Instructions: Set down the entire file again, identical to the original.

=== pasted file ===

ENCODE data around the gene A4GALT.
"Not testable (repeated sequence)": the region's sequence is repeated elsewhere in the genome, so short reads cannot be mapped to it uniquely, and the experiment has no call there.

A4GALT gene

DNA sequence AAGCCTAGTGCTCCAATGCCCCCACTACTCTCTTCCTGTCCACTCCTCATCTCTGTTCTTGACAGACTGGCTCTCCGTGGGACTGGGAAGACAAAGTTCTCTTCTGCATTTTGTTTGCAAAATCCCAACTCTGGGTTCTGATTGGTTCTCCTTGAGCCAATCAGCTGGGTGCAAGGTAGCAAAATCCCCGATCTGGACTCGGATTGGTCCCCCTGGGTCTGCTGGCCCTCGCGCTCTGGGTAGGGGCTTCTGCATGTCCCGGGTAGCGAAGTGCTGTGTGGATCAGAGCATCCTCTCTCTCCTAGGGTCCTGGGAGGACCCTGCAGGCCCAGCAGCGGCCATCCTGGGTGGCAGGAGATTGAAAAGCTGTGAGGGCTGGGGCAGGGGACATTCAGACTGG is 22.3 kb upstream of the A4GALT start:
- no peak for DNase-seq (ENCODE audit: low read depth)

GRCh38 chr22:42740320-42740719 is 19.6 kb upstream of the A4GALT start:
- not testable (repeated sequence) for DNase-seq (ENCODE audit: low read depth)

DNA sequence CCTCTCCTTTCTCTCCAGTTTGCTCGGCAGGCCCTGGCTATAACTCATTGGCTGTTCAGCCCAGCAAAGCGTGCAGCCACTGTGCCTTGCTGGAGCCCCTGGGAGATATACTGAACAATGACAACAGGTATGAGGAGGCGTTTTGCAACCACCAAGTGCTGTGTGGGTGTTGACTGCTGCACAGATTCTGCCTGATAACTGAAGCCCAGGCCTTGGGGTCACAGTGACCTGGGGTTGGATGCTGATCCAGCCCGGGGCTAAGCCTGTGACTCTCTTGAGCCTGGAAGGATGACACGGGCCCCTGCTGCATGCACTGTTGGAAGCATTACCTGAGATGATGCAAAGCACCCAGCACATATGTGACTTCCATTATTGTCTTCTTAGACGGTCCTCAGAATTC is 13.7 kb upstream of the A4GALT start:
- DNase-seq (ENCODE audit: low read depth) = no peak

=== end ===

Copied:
ENCODE data around the gene A4GALT.
"Not testable (repeated sequence)": the region's sequence is repeated elsewhere in the genome, so short reads cannot be mapped to it uniquely, and the experiment has no call there.

A4GALT gene

DNA sequence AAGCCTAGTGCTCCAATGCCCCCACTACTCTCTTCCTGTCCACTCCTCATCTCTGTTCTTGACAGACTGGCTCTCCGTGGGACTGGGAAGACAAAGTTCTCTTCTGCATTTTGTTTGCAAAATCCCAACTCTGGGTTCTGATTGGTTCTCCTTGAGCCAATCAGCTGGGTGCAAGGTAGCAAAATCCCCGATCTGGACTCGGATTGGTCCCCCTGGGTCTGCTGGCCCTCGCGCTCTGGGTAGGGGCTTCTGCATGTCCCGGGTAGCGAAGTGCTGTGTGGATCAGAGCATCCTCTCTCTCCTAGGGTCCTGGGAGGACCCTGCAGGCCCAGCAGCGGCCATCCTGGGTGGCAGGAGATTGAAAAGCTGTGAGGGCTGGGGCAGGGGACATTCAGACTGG is 22.3 kb upstream of the A4GALT start:
- no peak for DNase-seq (ENCODE audit: low read depth)

GRCh38 chr22:42740320-42740719 is 19.6 kb upstream of the A4GALT start:
- not testable (repeated sequence) for DNase-seq (ENCODE audit: low read depth)

DNA sequence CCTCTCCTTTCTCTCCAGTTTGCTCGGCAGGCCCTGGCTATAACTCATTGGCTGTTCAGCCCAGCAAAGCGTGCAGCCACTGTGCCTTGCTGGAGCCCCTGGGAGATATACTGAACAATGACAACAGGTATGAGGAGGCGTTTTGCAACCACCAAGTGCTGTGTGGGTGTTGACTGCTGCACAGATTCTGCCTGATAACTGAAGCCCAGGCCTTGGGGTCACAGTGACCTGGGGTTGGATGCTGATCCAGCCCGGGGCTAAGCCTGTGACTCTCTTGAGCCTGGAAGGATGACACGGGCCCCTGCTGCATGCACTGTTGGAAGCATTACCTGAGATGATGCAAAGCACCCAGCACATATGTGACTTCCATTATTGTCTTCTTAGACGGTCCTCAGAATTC is 13.7 kb upstream of the A4GALT start:
- DNase-seq (ENCODE audit: low read depth) = no peak